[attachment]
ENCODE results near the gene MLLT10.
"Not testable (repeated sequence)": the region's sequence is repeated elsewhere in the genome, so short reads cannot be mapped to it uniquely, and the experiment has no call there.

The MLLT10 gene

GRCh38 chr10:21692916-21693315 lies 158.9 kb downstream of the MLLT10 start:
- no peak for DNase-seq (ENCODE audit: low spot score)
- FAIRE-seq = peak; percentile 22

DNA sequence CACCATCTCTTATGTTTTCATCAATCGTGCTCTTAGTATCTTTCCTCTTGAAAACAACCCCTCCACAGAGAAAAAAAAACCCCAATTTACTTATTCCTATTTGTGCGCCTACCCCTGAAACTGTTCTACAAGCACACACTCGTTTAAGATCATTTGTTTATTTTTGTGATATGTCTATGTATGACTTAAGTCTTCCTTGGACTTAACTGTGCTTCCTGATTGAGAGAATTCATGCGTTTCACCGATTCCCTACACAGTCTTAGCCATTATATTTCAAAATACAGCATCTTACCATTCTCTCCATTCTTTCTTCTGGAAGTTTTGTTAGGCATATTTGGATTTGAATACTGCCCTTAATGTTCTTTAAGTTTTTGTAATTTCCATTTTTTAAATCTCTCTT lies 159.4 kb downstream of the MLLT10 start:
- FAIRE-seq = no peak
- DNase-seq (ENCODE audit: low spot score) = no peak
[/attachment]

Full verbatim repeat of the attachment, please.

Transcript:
ENCODE results near the gene MLLT10.
"Not testable (repeated sequence)": the region's sequence is repeated elsewhere in the genome, so short reads cannot be mapped to it uniquely, and the experiment has no call there.

The MLLT10 gene

GRCh38 chr10:21692916-21693315 lies 158.9 kb downstream of the MLLT10 start:
- no peak for DNase-seq (ENCODE audit: low spot score)
- FAIRE-seq = peak; percentile 22

DNA sequence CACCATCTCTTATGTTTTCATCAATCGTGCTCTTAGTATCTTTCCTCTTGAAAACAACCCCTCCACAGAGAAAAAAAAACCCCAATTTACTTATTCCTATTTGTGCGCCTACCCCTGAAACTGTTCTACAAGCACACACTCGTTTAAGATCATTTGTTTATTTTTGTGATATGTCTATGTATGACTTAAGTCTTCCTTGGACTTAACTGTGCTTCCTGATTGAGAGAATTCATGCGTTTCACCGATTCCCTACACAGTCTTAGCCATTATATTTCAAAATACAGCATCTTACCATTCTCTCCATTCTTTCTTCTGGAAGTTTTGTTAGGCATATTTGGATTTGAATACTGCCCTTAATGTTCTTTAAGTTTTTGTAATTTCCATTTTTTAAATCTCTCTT lies 159.4 kb downstream of the MLLT10 start:
- FAIRE-seq = no peak
- DNase-seq (ENCODE audit: low spot score) = no peak